By Booth Moore
Los Angeles Times
LOS ANGELES – Having dinner with Michael Kors is like having dinner with Auntie Mame. When you sit down with him, you know nobody is going to be at a loss for words or laughs.
Over hamburgers and vodkas a few nights before his spring runway show last September, he was full of quotable quotes.
On his spring collection: “It’s all about the anti-stiletto and the anti-tight dress. I can’t stand to see one more warrior” woman.
His favorite getaway: “We’ve gone to Big Sur three times in the last year and a half. For as much of a city boy as I am, nothing beats nature and luxury combined. We get no reception!”
And his dream designer collaboration: “I want a deal with In-N-Out Burger – to do a special sauce or a wrapper. I’m horseradish-obsessed!”
It’s shaping up to be quite a year for Kors, who is celebrating the 30th anniversary of his business. Although the recession has caused many designers to scale back, Kors is in expansion mode. By the end of 2011, he expects to have 200 of his own boutiques worldwide, including his first in Paris, on Rue du Faubourg Saint-Honore, in addition to the 1,000 department and specialty stores that already sell his clothing and accessories. And his company is on track to hit $1 billion in sales.
Then there’s “Project Runway,” which will start shooting its ninth season soon.
The reality TV show has exposed Kors to a different kind of audience, and made him a household name thanks to his clever critiques of contestant designs.
Kors is the show’s pragmatist, concerned always with what real women will really wear. (The battle lines were drawn in the finale of Season 8 when he snubbed fan favorite Mondo Guerra in favor of Gretchen Jones and her more commercial look, leading to uproar on the Web.)
Kors’ clothes have a similar no-nonsense appeal: the thickest of cashmere sweaters, great-fitting tropical wool trousers, double-face wool shift dresses that skim but don’t cling. Even when his imagination takes him from the Upper East Side to Capri to Santa Fe, his designs never veer far off course.
It’s the designer’s ability to stay rooted in reality that has made him so successful, according to Ken Downing, the fashion director of Neiman Marcus, who calls Kors “the ultimate fashion maestro.”
“If you learn anything in life,” Kors says, “it’s what works. And I’ve been around long enough that I don’t feel totally obnoxious using myself as an adjective.”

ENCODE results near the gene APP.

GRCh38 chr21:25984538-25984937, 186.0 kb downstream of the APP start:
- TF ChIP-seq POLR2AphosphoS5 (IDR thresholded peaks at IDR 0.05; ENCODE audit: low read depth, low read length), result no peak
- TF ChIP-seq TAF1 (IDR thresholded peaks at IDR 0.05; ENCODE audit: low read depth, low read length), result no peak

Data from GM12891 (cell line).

So what is Michael Kors? “I like hot weather clothes mixed with cold weather clothes. A big camel turtleneck over shorts, beaded pants worn with a casual top and gold jewelry with a bathing suit,” he says. “It’s the balance of someone who is feminine but sporty, sexy but laid back – the diva next door.”
He might have gone into show business had he not been “the rare species of gay man who can’t sing and dance.”
Instead, he built a fashion business in the image of the moneyed set, from the Park Avenue princesses of the East Coast to the paparazzi princesses of the West Coast. Over dinner, he tells anecdotes about the Olsen twins, Nicole Richie, Blaine Trump and cosmetic executive Aerin Lauder. He’s dressed them all, and everyone who’s anyone, really, including the most wanted fashion celebrity in the universe, First Lady Michelle Obama – and not just once, but more than 30 times.
What he won’t do is pander to the awards show set, so don’t count on seeing Michael Kors on the red carpet at this year’s Golden Globes. “If it’s a client of ours, or someone I’m intrigued by, then collaboration is great. But we’re never going to have rolling racks with ball gowns all over town. That’s not who we are.”
These days, he’s just as happy to dress the women of Omaha and Indianapolis, and make them feel like celebrities in their own lives. Between the $18,000 lynx fur vest in his high-end runway collection, and the $130 faux-fur vest in his more affordable MICHAEL Michael Kors line, he’s got both jet set and coach class covered.
“Initially, my clothes couldn’t be expensive enough,” he says. That attitude began to change in the early 1990s when he licensed a collection called Kors, which was priced too high for what was supposed to be an affordable luxury line and ultimately was discontinued.
When he launched MICHAEL Michael Kors in 2004, the collection was under his control, instead of a licensee’s, with prices in the sweet spot between $79 and $800. It was the same year he debuted as a judge on “Project Runway.” The timing couldn’t have been better. Fashion became more accessible, and Kors became a financial success.